I disagree with that criticism for a couple of reasons.  First, it doesn’t square with CBO’s methodology, which is what the SBC study is intended to reflect.  CBO is explicit that when general health inflation slows, less relative savings can be attributed to the ACA.  For example, in 2012 CBO explained how recent changes in health spending assumptions affected its re-scoring of a proposal to repeal the ACA:

“CBO’s current projections of Medicare spending are lower than those in the January 2011 baseline. In aggregate, therefore, the projected increase in spending from repealing the Medicare provisions of the ACA is also smaller.”

This is another way of saying that the ACA’s Medicare growth cuts are saving less money than previously projected.  As this graph shows, when health spending projections were lowered from 2011 to 2012, the ACA’s Medicare/Medicaid savings dropped by $63 billion over 2013-21 (notably, $59 billion of this reduction was in the last five years of 2017-21, a roughly $12 billion change per year).

 

 

Health spending projections have continued to come down since 2012, so we’d expect CBO’s estimates of cost savings due to the ACA to continue to decline as well.  SBC’s estimate that the further savings reduction would equal $132 billion from 2015-2024 is reasonable, as it amounts to an adjustment of $13 billion a year.

The second reason we can’t assign the ACA extra credit for the national health spending slowdown is that the evidence is mounting pretty conclusively that the ACA has little if anything to do with it.  A striking graph (Figure 4-1) in the White House’s Economic Report of the President shows that the cost slowdown began well before the ACA was passed.  Another compelling graph shows that the slowdown occurred throughout all OECD nations, and thus can’t be attributed to US legislation.  Finally, the CMS Medicare actuary’s office has found that the ACA’s net effect so far has been to increase costs rather than decrease them.

3) Also, many of the ACA’s cost-savings provisions are not being enforced as originally assumed (bad).  Examples include the ACA’s individual/employer mandate penalties, scheduled Medicare Advantage cuts that have been rolled back, and others.  If this continues it will further worsen the ACA’s fiscal effects; the SBC analysis did not even take this into account.

4) CBO has since found that various ACA provisions (including its health insurance subsidies, Medicaid expansion, and new taxes) will significantly reduce labor force participation (bad).  CBO sees the ACA removing the equivalent of 2 million full-time workers from the workforce by 2017, resulting in slower economic growth and smaller federal tax revenues.  CBO writes that “CBO has now incorporated into its analysis additional channels through which the ACA will affect labor supply, reviewed new research about those effects, and revised upward its estimates of the responsiveness of labor supply to changes in tax rates.”  In other words, the 2010 analysis that appeared to show the ACA reducing the deficit failed to take into account what CBO now believes about its adverse effect on employment. SBC projects on the basis of CBO information that this effect will lower federal tax revenues by roughly $280 billion through 2024; Van de Water argues that the effect will be less, noting that wages and salaries represent only 70 percent of adjusted gross income. But either methodology should show enough of a revenue loss in combination with other updated information to find the ACA worsening federal deficits.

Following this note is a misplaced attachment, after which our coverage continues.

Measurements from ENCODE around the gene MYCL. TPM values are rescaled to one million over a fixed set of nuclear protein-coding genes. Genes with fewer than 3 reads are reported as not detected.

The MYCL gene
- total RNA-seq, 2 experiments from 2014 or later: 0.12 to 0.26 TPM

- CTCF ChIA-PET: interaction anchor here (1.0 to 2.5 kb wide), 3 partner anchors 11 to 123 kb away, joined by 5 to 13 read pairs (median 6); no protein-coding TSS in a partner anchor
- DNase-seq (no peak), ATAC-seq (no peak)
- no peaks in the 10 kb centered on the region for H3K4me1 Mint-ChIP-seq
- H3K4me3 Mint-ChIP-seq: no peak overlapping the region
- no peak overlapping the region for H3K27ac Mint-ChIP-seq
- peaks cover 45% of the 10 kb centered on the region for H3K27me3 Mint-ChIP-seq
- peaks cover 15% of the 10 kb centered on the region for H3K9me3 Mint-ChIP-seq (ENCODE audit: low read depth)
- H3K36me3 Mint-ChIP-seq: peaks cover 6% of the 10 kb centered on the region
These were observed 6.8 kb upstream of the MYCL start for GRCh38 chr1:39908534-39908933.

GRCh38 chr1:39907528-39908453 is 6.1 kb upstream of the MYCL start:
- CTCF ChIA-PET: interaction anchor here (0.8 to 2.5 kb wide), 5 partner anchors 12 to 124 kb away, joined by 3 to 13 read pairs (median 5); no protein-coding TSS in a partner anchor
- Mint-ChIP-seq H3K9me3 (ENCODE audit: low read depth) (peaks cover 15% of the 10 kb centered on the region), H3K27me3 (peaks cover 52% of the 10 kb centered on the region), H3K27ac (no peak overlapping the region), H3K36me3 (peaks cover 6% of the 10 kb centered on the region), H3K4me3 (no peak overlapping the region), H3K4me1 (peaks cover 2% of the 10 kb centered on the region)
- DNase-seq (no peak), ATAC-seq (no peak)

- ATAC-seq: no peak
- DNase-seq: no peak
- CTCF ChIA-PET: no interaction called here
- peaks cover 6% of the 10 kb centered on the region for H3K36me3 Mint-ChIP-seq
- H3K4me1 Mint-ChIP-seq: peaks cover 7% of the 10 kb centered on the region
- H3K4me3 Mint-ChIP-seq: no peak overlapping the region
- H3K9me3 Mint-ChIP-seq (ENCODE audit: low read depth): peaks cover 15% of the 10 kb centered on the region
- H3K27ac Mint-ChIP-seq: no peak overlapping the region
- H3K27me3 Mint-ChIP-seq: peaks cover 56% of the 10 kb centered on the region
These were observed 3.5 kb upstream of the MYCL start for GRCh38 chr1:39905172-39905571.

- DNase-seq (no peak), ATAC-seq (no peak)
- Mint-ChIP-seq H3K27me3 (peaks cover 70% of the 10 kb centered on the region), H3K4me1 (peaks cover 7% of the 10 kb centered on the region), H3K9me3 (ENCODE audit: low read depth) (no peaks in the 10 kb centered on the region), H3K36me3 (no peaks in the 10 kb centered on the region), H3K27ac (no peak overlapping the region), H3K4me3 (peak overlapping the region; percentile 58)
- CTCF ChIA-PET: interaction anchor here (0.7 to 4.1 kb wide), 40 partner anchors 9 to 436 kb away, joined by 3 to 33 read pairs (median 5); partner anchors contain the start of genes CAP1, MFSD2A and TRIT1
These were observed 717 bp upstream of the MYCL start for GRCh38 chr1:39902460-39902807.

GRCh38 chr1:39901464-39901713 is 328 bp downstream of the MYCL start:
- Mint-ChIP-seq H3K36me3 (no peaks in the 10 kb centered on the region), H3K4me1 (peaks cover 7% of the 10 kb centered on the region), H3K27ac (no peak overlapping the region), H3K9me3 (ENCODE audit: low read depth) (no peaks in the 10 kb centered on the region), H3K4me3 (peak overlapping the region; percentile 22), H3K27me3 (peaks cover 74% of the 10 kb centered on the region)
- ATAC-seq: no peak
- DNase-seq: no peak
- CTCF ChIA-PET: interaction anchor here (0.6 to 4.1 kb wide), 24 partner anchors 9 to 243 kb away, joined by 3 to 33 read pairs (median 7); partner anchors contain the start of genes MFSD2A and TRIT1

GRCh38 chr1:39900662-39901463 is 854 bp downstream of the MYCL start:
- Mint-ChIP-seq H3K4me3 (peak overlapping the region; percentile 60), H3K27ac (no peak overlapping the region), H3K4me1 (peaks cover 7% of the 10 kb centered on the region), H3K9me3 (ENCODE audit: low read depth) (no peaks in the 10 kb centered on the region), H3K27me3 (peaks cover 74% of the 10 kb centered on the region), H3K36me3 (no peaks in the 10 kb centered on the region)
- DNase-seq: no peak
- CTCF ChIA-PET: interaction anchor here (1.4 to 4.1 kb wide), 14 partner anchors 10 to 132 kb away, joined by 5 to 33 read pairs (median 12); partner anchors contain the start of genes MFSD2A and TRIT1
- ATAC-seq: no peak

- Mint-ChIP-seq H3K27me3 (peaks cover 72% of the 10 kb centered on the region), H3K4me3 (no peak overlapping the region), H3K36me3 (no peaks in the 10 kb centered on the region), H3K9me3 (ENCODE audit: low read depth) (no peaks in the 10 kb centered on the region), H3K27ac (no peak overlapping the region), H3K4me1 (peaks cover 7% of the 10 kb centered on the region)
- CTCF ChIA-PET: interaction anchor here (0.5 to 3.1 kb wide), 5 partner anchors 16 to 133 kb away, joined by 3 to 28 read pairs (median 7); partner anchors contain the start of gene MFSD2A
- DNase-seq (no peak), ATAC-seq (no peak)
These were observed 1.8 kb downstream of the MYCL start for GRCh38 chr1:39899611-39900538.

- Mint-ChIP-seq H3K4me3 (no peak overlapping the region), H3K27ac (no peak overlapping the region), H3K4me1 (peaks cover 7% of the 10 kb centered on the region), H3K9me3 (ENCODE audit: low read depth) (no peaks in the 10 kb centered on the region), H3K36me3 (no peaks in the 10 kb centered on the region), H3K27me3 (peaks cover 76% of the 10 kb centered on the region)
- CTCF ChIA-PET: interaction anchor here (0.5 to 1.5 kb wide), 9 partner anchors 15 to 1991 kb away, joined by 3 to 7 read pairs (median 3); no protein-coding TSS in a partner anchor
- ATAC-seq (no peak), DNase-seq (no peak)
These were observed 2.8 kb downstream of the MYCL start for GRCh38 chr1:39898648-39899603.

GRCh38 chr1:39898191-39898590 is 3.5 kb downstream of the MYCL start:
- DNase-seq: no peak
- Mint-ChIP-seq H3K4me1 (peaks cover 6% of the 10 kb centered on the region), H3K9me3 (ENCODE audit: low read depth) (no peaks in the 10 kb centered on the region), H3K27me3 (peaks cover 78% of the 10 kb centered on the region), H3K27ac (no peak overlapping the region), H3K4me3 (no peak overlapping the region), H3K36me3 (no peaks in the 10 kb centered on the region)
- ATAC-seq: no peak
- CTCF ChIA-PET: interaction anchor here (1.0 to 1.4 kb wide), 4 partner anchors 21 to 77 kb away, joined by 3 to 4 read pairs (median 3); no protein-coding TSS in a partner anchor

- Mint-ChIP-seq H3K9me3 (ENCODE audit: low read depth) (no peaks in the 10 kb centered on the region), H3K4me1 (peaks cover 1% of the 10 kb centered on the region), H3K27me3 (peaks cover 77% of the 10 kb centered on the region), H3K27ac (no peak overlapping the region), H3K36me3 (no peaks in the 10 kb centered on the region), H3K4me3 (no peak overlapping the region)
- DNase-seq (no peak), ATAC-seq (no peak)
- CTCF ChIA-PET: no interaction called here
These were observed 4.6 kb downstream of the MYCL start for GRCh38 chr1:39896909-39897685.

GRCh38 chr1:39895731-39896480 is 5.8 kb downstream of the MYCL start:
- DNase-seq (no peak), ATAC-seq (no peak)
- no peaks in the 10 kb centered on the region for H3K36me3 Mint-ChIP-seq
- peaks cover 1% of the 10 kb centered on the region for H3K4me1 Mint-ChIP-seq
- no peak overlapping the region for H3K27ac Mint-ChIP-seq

I showed in 2012 that the ACA will worsen the deficit relative to prior law.  SBC has now found that the ACA is worsening the deficit even relative to CBO’s scorekeeping baseline if one takes recent developments into account.  Taken together, it’s clear that previous hopes that the ACA would have benign budget effects have been wholly undone.

 

Charles Blahous is a senior research fellow for the Mercatus Center, a research fellow for the Hoover Institution, a public trustee for Social Security and Medicare, and a contributor to e21.